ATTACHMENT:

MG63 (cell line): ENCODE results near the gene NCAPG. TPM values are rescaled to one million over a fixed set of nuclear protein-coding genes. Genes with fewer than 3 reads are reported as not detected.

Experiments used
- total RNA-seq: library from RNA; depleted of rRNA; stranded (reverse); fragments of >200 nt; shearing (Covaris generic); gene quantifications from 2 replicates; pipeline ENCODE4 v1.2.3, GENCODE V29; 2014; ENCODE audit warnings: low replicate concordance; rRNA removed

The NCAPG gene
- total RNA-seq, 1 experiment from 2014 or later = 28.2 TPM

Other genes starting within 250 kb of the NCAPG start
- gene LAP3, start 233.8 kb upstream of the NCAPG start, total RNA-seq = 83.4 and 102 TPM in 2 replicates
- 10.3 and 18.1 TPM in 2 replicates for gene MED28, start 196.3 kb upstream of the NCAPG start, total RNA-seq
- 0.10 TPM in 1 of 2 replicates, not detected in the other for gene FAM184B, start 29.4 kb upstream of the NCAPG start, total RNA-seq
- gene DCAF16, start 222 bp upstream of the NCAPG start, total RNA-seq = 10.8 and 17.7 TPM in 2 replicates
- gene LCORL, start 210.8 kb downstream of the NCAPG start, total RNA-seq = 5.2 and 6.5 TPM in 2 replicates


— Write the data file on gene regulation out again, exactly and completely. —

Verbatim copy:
MG63 (cell line): ENCODE results near the gene NCAPG. TPM values are rescaled to one million over a fixed set of nuclear protein-coding genes. Genes with fewer than 3 reads are reported as not detected.

Experiments used
- total RNA-seq: library from RNA; depleted of rRNA; stranded (reverse); fragments of >200 nt; shearing (Covaris generic); gene quantifications from 2 replicates; pipeline ENCODE4 v1.2.3, GENCODE V29; 2014; ENCODE audit warnings: low replicate concordance; rRNA removed

The NCAPG gene
- total RNA-seq, 1 experiment from 2014 or later = 28.2 TPM

Other genes starting within 250 kb of the NCAPG start
- gene LAP3, start 233.8 kb upstream of the NCAPG start, total RNA-seq = 83.4 and 102 TPM in 2 replicates
- 10.3 and 18.1 TPM in 2 replicates for gene MED28, start 196.3 kb upstream of the NCAPG start, total RNA-seq
- 0.10 TPM in 1 of 2 replicates, not detected in the other for gene FAM184B, start 29.4 kb upstream of the NCAPG start, total RNA-seq
- gene DCAF16, start 222 bp upstream of the NCAPG start, total RNA-seq = 10.8 and 17.7 TPM in 2 replicates
- gene LCORL, start 210.8 kb downstream of the NCAPG start, total RNA-seq = 5.2 and 6.5 TPM in 2 replicates